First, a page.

The name Raclette derives from the French "racler," meaning to scrape. Raclette cheeses are traditionally produced in four different valleys in the Canton of Valais. The best ones are acknowledged to come from the Bagnes Valley (Val de Bagner) around Verbier, and one of the benchmark cheeses is produced by Dairy 98 and ripened by Rolf Beeler.
One of the keys to this cheese's superiority is that it's made from the milk of two breeds of cow: the Fribourgeois (which also produce the milk for Vacherin), and the Ehringer (or Heren in French), a large, heritage German breed cow that produces a small quantity of milk that is very high quality.
Raclette is an uncooked, washed rind mountain cheese that is aged for up to a year.
The paste is silky and semifirm, with a light aroma of earth and cellars when warm. It has a full, milky flavor.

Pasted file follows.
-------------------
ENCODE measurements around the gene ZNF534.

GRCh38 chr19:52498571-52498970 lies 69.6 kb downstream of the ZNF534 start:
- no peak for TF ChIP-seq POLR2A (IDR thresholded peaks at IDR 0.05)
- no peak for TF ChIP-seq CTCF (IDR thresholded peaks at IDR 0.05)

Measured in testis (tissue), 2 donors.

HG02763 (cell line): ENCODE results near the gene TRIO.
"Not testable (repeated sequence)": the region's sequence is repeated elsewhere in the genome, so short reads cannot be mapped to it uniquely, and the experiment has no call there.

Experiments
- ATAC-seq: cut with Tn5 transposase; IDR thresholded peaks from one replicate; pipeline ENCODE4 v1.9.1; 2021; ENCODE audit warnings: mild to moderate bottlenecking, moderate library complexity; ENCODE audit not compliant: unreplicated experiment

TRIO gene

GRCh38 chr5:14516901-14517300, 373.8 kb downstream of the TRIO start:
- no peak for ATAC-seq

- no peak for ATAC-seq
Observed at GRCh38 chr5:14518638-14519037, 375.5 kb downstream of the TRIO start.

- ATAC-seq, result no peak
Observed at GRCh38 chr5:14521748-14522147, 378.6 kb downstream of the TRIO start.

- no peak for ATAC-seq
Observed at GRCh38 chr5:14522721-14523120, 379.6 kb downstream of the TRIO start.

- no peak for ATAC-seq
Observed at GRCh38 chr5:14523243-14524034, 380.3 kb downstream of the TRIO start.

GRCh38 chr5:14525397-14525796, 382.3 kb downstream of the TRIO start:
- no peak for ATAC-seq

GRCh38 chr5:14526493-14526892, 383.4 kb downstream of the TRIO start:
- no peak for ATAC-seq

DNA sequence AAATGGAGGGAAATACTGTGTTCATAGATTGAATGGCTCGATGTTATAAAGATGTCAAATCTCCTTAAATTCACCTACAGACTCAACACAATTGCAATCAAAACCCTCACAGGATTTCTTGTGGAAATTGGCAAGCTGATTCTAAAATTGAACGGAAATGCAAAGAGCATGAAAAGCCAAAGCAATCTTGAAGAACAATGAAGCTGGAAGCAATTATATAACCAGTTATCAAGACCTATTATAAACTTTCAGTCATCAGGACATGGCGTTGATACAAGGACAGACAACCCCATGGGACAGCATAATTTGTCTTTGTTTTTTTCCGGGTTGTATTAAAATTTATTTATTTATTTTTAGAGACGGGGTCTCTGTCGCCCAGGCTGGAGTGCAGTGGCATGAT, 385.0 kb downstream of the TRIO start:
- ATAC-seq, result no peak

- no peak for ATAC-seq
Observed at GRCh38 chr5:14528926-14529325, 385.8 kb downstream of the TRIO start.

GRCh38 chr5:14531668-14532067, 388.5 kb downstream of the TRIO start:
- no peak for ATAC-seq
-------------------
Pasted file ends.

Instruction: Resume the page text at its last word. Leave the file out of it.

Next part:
Traditionally a half wheel of Raclette would be propped up in front of the fireplace, exposing the cut surface to the heat. Once the smooth interior had begun to soften and blister, with the aid of a "racleur" (scraper), the cheese would flow like lava into waiting bowls of steaming, boiled potatoes.
Intensified by the heat, the cheese oozes flavors that are sweet, tangy and slightly fruity, overlaid with an assertive bite with more aged wheels.